That would be silly.

Just build the man hours into your plan and pay yourself less.

mimi
Problem is the business will be a lunch subscription service, subscribers will have until say 10am of that day to decide what they want for lunch (what you are saying gives me an idea that maybe they'll be encouraged to decide one day before what they want tomorrow for lunch) and then the food has to be prepared because from 11h30 i want deliveries for the furthest places to be already on the way (fortunately my city is like only 30km wide).

Wont it be a risk to prepare food the night before when you dont know who is going to order what?
 

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Not if you have a set menu and (like you said) get the orders (and deposit IME) the day before.

You could even have a Monday...Tuesday.... Wednesday (you get the idea) set menus.

Have a couple of choices for entrees and sides.

mimi
 

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Not if you have a set menu and (like you said) get the orders (and deposit IME) the day before.

You could even have a Monday...Tuesday.... Wednesday (you get the idea) set menus.

Have a couple of choices for entrees and sides.

mimi
How would this work? Because i want to be flexible to my customers.

Would the subscription conditions be then:

1. You have until 5pm to decide what your lunch tomorrow

2. If we did not get an order before the time specified in Condition 1. your order will be randomly selected from the meals of the day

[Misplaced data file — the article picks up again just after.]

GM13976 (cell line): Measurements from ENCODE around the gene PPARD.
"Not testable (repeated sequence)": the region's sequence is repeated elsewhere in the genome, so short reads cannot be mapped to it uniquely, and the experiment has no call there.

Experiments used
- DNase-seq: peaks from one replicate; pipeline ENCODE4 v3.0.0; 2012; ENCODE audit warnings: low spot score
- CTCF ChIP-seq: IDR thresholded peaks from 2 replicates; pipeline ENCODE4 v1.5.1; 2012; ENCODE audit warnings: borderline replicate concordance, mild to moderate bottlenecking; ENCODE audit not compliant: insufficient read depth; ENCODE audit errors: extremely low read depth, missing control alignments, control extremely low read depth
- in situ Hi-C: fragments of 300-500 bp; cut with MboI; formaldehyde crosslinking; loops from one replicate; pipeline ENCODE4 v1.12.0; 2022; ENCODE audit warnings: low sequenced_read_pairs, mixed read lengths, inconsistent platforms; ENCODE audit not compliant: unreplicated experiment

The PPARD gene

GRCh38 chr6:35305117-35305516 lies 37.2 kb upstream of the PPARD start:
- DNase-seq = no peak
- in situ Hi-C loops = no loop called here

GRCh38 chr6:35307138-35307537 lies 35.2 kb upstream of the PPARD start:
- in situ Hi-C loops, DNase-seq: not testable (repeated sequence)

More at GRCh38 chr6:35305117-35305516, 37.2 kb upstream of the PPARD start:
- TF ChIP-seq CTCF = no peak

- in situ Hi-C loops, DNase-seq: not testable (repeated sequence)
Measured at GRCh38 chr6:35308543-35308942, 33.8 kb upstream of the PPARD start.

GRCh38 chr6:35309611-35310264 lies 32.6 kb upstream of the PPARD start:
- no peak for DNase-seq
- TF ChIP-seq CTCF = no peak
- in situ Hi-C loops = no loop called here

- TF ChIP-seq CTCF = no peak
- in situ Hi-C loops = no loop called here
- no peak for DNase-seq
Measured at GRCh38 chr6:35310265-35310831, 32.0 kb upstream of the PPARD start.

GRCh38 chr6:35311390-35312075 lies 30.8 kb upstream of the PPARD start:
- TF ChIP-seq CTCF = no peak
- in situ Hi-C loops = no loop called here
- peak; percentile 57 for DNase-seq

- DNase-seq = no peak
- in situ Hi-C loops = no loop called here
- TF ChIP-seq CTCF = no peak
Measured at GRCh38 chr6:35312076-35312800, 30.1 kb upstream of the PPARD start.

Something like that?

And will that not make it obvious to customers that their food is prepared the "day" before? Which as you said is not a problem if food is stored properly at the right temperatures but "freshness" is a huge marketing factor when it comes to food.

Unless Condition 1 is modified to say:

1. You have until 8pm to place your order for tomorrow; Our Admin will sort the orders for our chefs until 12pm and our chefs start cooking 8am pronto.

Then the business questions become:

1. Will that be a lie and the chefs will be preparing the food throughout the night?

2. Are there chefs willing to work basically night shifts the entire year? (or have them swap with the day chefs maybe, although the night chefs will outnumber the day chefs)

3. If the 8am cooking thing is true, since i want the first deliveries to be going out at 11h30am, will 3 hours 30 minutes be enough to prepare say 1000 orders or more?

4. The biggest question i have: How big should a kitchen that can process at least 1000 orders be and how many cooks will it need?

This is the menu:















 

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A sports stadium's kitchen can serve up over 20,000 meals in an hour. Does that help?

How do intend to keep the hot foods hot and cold foods cold? How well do you think sunny side eggs will be received by your lunch customers who open a container of them made hour(s) earlier? Take out fries that are in closed containers for an our or more are a soggy mess. I

If you somehow managed 1,000 orders (a lofty goal) I seriously doubt they would ever order a second time based on that menu. Nothing is conducive to holding in a container and serving hours later.
 

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The problem is quite simple. There is no way you are going to prepare that kind of food and deliver it someplace hours or a day later and expect it to be in a condition someone would want to eat. Kitchen size has nothing to do with it.
 

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Discussion Starter · #19 ·
The problem is quite simple. There is no way you are going to prepare that kind of food and deliver it someplace hours or a day later and expect it to be in a condition someone would want to eat. Kitchen size has nothing to do with it.
What size kitchen do outfits like maple.com and munchery.com have?